The Bank nonetheless insists that, because the Excess Insurer wrote a check to the federal court rather than to F & D, the money must be treated as Gillen’s and subjected to the Bank’s security interest. Whether that would be so if the Excess Insurer had written the check to Gillen is an interesting question of Wisconsin law, but not one we need resolve. The money did not enter Gillen’s coffers. It was paid to the federal court, which concluded that F & D has a claim to $800,000 superior to any claim that Gillen can assert. And if F & D takes ahead of Gillen, it must come ahead of Gillen’s creditors, such as the Bank. That would be equally true under federal bankruptcy law. See, e.g., In re Edgeworth, 993 F.2d 51" court="5th Cir." date_filed="1993-06-30" href="https://app.midpage.ai/document/in-the-matter-of-lewis-anson-david-edgeworth-md-debtor-donna-elaine-houston-v-lewis-anson-david-edgeworth-md-606374?utm_source=webapp" opinion_id="606374">993 F.2d 51 (5th Cir. 1993), which holds that under the Bankruptcy Code insurance proceeds pass to the beneficiaries free of other creditors’ interests.

The Bank maintains that the Excess Insurer’s payment wasn’t really insurance. Gillen and the Excess Insurer disputed how much (if anything) it owed; they settled for $1.2 million. The Bank wants us to treat this as damages for the bad-faith denial of insurance coverage, rather than as insurance proceeds. Yet if an insurer wrongfully delays payment, and later makes everyone whole, why would the delay divert the money to a secured creditor rather than the person who should have received the cash in the first place? “Damages” measured by the value of insurance wrongfully delayed are just insurance proceeds by another name.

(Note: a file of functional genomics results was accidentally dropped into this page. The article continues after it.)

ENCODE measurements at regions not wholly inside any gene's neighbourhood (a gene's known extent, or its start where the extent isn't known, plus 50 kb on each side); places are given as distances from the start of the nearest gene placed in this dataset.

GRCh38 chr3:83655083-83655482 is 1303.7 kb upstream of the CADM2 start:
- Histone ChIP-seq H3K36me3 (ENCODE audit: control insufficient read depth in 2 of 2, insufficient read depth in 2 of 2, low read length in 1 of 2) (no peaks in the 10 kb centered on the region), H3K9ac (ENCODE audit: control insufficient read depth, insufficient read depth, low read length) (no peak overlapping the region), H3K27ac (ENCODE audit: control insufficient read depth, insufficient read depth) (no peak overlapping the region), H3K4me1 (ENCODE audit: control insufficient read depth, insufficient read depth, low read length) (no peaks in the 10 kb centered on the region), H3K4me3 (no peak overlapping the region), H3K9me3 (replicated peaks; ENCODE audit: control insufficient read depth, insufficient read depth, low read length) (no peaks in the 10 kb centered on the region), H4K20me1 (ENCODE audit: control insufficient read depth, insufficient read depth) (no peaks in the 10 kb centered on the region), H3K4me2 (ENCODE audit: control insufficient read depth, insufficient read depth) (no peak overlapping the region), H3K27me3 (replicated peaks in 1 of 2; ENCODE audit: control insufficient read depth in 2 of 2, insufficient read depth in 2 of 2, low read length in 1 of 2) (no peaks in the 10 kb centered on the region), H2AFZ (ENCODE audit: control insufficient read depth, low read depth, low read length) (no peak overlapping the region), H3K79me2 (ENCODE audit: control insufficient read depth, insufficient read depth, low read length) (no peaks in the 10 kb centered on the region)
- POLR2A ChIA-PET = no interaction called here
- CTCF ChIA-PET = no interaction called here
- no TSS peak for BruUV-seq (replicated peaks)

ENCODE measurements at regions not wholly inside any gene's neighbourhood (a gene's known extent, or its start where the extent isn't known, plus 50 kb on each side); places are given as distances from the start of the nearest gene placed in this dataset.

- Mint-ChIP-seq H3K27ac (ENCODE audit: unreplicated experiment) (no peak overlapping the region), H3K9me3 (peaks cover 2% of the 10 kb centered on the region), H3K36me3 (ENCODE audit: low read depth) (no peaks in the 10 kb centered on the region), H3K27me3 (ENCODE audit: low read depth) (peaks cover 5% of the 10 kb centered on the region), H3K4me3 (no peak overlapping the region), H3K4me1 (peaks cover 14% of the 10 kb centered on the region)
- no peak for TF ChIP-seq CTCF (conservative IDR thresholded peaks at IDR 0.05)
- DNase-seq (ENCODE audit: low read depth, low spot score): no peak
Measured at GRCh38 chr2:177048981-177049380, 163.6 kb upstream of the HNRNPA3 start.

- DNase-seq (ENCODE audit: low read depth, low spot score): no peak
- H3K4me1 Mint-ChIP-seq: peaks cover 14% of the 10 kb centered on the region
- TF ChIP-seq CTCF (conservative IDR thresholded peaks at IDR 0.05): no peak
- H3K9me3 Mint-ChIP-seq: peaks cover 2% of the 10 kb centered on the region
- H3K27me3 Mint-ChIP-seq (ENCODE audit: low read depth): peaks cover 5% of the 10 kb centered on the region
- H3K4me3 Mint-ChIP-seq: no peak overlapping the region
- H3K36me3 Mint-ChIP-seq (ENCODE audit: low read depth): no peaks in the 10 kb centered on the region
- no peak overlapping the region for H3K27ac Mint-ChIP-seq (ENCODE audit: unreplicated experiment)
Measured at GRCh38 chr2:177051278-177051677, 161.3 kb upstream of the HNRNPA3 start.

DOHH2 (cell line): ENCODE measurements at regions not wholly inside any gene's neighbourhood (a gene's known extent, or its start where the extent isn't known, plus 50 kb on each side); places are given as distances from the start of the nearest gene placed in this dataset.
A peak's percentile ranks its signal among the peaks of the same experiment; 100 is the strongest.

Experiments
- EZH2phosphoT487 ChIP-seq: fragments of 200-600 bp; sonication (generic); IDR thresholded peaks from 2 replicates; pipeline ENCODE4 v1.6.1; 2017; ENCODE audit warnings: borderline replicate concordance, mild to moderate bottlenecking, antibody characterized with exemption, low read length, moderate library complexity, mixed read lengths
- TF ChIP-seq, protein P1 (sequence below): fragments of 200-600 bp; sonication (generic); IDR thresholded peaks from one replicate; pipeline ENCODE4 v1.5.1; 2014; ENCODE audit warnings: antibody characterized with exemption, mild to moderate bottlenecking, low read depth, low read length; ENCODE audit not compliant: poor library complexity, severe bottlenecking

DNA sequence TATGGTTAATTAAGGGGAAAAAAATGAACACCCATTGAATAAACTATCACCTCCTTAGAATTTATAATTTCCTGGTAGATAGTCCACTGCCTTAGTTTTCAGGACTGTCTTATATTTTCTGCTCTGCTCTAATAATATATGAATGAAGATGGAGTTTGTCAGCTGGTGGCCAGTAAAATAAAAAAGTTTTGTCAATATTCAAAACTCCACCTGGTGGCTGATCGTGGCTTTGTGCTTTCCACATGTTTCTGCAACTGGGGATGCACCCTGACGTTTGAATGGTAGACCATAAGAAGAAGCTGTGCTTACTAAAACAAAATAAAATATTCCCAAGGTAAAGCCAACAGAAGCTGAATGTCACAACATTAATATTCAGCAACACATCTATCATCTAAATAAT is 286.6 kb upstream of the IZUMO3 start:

That is not inevitable, but the Bank does not contend that Wisconsin sees a difference. This part of its argument does not rely on any statute or decision from Wisconsin, or any other state for that matter. The federal court’s job in diversity litigation is to predict how the state’s highest court would resolve a legal contention. We are confident that the Supreme Court of Wisconsin would give the beneficiary of an insurance policy (here F & D as *819Meyne’s subrogee for $800,000) the same rights, whether the payment is called “insurance” or “damages for failure to indemnify on time”. Any amount exceeding the beneficiary’s rights (here the $400,000) is genuine damages subject to a security interest. That’s exactly how the district court apportioned this $1.2 million.